Chris Christie says GOP victory isn't about him, while making the TV rounds 8:29 a.m.
The New Jersey governor stopped by all five major networks this morning to offer up his analysis of what the Republican electoral sweep means for his party going forward. On NBC's "Today," Christie said that he shouldn't get credit for Republicans' major gains, despite his aggressive campaigning in the leadup to the election.
"It's not about me," he told NBC's Matt Lauer. "I was happy to help. I'm glad to have their confidence, but that's all it is." He also appeared on ABC's "Good Morning America," CBS's "This Morning," CNN, and Fox News. Still not about him, though. -Kaveh Waddell
Rand Paul says Hillary Clinton didn't help Democrats 8:22 a.m.
The Kentucky senator is diving right into the 2016 race, and he didn't hold back on Hillary in an appearance on CNN. "I don't think she was an asset. I think that she, the Clintons, for a long time have been perceived as 'Oh, hey, they can help Democrats convince people in the south there still be some conservative Democrats,' but guess what? It doesn't work anymore," he said. "Even in their home state in Arkansas, it didn't work last night. They campaigned heavily in Iowa; didn't work in Iowa. They campaigned heavily in Kentucky."
He continued: "They're supposed to be this Clinton cache. The shininess has worn off of that." -Marina Koren
A White House official tells CNN that the president called Mitch McConnell after the Kentucky senator won re-election last night to congratulate him, and left a message."The president is anxious to get to work and put the midterms behind him," Jim Acosta writes. But doesn't Obama know everyone hates getting voicemail?
Obama will meet with congressional leaders, including McConnell, on Friday.
Obama press conference to come this afternoon 6:43 a.m.
White House Press Secretary Josh Earnest just tweeted that the president will hold a news conference this afternoon.
The morning after Election Day, around 20 House races remain undecided. Most of them are clustered in California, which is both home to a number of swing districts and a state with a reputation for counting ballots slowly. Arizona also has multiple districts still up in the air for the second consecutive election. In 2012, late counting in both of those states favored Democrats.
A number of surprisingly close races from around the country also dot the uncalled map: Veteran Rep. Louise Slaughter, D-N.Y., a longtime ally of Nancy Pelosi who represents a liberal-leaning district, has only a few hundred votes on her unheralded challenger, and the AP is withholding a call on the race. Same goes for Democratic Rep. John Delaney in Maryland, while Rep. Jim Costa, D-Calif., is actually behind his challenger in the Central Valley with the initial precinct count coming to an end.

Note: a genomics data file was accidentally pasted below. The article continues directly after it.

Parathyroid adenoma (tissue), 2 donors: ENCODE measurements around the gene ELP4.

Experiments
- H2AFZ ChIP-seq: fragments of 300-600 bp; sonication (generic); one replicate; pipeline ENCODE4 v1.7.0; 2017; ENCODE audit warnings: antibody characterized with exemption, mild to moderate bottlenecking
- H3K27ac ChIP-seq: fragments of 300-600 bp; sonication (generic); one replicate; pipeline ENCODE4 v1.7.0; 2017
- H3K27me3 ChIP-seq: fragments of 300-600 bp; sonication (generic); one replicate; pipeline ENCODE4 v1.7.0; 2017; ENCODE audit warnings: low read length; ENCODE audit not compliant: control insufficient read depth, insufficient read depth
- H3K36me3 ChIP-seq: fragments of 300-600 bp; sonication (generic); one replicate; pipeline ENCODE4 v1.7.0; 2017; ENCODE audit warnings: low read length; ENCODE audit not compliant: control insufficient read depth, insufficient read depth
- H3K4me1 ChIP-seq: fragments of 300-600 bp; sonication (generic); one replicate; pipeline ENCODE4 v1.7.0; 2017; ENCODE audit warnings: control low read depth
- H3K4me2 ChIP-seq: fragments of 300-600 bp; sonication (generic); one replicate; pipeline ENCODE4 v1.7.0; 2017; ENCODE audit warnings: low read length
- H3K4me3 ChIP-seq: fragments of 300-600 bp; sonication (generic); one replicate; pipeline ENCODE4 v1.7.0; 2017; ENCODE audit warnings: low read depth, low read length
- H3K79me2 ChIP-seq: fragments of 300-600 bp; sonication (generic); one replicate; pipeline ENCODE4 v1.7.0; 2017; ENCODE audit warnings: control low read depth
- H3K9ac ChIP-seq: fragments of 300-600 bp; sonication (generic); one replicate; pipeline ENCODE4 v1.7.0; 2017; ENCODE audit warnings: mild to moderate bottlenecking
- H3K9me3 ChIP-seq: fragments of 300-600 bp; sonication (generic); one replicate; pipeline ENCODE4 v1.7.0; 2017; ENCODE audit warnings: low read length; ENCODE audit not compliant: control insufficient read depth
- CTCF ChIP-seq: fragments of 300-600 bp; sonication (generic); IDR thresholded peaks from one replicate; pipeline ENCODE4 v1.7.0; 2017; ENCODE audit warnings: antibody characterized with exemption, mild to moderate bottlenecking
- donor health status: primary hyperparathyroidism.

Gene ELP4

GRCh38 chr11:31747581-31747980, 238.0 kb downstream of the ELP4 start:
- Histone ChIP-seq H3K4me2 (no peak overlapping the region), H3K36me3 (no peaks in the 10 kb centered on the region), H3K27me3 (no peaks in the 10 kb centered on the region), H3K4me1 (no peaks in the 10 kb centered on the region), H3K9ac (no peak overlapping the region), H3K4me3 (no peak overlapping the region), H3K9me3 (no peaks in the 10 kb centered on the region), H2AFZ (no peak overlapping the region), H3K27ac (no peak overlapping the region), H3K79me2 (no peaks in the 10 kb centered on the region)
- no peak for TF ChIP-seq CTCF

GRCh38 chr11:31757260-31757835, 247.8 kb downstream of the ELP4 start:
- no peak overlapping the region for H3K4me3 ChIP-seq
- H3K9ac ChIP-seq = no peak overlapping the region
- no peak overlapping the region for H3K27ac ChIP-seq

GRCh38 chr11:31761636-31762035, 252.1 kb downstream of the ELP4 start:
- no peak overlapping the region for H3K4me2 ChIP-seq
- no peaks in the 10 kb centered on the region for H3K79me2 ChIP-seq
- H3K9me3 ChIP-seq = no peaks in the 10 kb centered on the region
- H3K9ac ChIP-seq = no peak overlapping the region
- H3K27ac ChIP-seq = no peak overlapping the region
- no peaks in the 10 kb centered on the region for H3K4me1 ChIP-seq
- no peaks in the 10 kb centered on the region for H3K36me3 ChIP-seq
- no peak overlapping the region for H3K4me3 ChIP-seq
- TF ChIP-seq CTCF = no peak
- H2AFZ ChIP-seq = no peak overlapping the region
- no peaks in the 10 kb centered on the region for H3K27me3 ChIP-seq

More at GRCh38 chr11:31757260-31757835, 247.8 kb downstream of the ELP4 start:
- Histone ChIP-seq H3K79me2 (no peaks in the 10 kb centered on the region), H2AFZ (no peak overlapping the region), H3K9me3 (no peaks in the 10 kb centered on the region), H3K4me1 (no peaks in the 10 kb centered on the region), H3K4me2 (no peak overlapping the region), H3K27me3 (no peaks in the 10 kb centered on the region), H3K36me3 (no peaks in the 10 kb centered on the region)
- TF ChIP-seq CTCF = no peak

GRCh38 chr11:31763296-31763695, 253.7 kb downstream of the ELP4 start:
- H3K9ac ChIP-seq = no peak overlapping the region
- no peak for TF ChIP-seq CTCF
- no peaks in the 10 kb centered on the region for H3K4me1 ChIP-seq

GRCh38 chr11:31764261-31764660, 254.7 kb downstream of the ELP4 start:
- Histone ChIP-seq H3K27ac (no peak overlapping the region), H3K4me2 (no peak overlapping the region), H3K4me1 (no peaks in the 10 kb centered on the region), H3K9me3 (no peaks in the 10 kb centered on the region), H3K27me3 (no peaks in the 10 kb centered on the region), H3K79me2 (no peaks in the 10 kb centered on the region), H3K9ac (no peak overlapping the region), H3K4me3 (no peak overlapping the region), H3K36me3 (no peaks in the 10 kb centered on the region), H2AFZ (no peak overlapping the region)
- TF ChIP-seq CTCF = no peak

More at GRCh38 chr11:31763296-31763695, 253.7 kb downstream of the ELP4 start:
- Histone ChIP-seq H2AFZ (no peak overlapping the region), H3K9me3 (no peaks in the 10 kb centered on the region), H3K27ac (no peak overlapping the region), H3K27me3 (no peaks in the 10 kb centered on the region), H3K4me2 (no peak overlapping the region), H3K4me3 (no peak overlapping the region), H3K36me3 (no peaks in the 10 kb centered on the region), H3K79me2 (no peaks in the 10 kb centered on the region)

No one is talking recounts yet, but in a few places, House races are still bleeding into overtime. -Scott Bland
On a mostly one-sided Election Day, a handful of states managed to defy one-party sweeps—or at least elect statewide candidates with widely disparate margins.
In Massachusetts, for example, Republican Charlie Baker claimed a narrow two-point win in the governor's race despite Democratic Sen. Ed Markey's 34-point reelection.
That trend held in Michigan and Illinois, where Rick Snyder and Bruce Rauner claimed their state's governorships despite double-digit losses from the GOP's respective Senate candidates. Snyder's spread swung 17 points from Democrat Gary Peters' performance in the Senate race, while Rauner pulled a 15-point margin from Sen. Dick Durbin's easy reelection.
Even in states where one party claimed both marquee statewide races, the margins weren't always uniform. Sen. Jack Reed cruised to victory in Rhode Island by 41 points, while Democratic counterpart Gina Raimondo sweated out a four-point win in the governor's race.
And on the GOP side of things, Maine Gov. Paul LePage eked out a just-sufficient plurality of voters, currently leading his opponent by four points; meanwhile, Sen. Susan Collins is running up a 36-point lead. -Alex Brown
It's not over yet 6:01 a.m.
At least not for several key areas, like Senate races in Alaska and Virginia and the governor's race in Colorado. Results are still coming in for California's 52nd district, where Republican Carl DeMaio maintains a very slim lead over Democrat incumbent Scott Peters.